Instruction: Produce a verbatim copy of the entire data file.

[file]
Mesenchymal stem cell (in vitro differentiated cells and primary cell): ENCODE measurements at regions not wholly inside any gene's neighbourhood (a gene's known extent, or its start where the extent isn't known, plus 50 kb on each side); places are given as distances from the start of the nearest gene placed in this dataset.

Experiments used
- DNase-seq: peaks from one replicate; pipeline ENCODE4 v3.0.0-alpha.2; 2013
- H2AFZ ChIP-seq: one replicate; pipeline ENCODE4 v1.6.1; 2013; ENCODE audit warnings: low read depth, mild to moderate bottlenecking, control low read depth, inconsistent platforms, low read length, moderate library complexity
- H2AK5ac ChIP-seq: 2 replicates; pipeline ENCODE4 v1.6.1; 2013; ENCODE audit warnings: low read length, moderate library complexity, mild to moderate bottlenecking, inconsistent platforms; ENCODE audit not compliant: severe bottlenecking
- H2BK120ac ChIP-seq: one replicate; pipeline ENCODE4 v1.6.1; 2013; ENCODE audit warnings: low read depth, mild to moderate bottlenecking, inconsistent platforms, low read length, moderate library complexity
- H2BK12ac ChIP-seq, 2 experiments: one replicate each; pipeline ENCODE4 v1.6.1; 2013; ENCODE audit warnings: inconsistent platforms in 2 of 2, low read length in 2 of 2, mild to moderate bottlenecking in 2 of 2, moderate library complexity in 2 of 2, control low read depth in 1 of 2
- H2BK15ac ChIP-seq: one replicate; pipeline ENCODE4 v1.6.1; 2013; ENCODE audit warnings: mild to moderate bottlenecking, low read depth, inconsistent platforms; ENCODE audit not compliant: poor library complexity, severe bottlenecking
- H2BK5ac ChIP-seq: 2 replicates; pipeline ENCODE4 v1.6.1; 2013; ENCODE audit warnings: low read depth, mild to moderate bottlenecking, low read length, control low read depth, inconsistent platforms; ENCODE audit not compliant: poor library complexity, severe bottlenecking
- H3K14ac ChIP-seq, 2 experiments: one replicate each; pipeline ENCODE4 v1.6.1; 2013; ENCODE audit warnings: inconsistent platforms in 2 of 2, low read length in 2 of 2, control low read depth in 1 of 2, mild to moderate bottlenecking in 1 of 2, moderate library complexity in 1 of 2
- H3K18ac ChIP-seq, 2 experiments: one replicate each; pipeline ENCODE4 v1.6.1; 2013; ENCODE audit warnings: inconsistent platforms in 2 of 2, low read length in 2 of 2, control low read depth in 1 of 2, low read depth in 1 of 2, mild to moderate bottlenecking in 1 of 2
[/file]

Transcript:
Mesenchymal stem cell (in vitro differentiated cells and primary cell): ENCODE measurements at regions not wholly inside any gene's neighbourhood (a gene's known extent, or its start where the extent isn't known, plus 50 kb on each side); places are given as distances from the start of the nearest gene placed in this dataset.

Experiments used
- DNase-seq: peaks from one replicate; pipeline ENCODE4 v3.0.0-alpha.2; 2013
- H2AFZ ChIP-seq: one replicate; pipeline ENCODE4 v1.6.1; 2013; ENCODE audit warnings: low read depth, mild to moderate bottlenecking, control low read depth, inconsistent platforms, low read length, moderate library complexity
- H2AK5ac ChIP-seq: 2 replicates; pipeline ENCODE4 v1.6.1; 2013; ENCODE audit warnings: low read length, moderate library complexity, mild to moderate bottlenecking, inconsistent platforms; ENCODE audit not compliant: severe bottlenecking
- H2BK120ac ChIP-seq: one replicate; pipeline ENCODE4 v1.6.1; 2013; ENCODE audit warnings: low read depth, mild to moderate bottlenecking, inconsistent platforms, low read length, moderate library complexity
- H2BK12ac ChIP-seq, 2 experiments: one replicate each; pipeline ENCODE4 v1.6.1; 2013; ENCODE audit warnings: inconsistent platforms in 2 of 2, low read length in 2 of 2, mild to moderate bottlenecking in 2 of 2, moderate library complexity in 2 of 2, control low read depth in 1 of 2
- H2BK15ac ChIP-seq: one replicate; pipeline ENCODE4 v1.6.1; 2013; ENCODE audit warnings: mild to moderate bottlenecking, low read depth, inconsistent platforms; ENCODE audit not compliant: poor library complexity, severe bottlenecking
- H2BK5ac ChIP-seq: 2 replicates; pipeline ENCODE4 v1.6.1; 2013; ENCODE audit warnings: low read depth, mild to moderate bottlenecking, low read length, control low read depth, inconsistent platforms; ENCODE audit not compliant: poor library complexity, severe bottlenecking
- H3K14ac ChIP-seq, 2 experiments: one replicate each; pipeline ENCODE4 v1.6.1; 2013; ENCODE audit warnings: inconsistent platforms in 2 of 2, low read length in 2 of 2, control low read depth in 1 of 2, mild to moderate bottlenecking in 1 of 2, moderate library complexity in 1 of 2
- H3K18ac ChIP-seq, 2 experiments: one replicate each; pipeline ENCODE4 v1.6.1; 2013; ENCODE audit warnings: inconsistent platforms in 2 of 2, low read length in 2 of 2, control low read depth in 1 of 2, low read depth in 1 of 2, mild to moderate bottlenecking in 1 of 2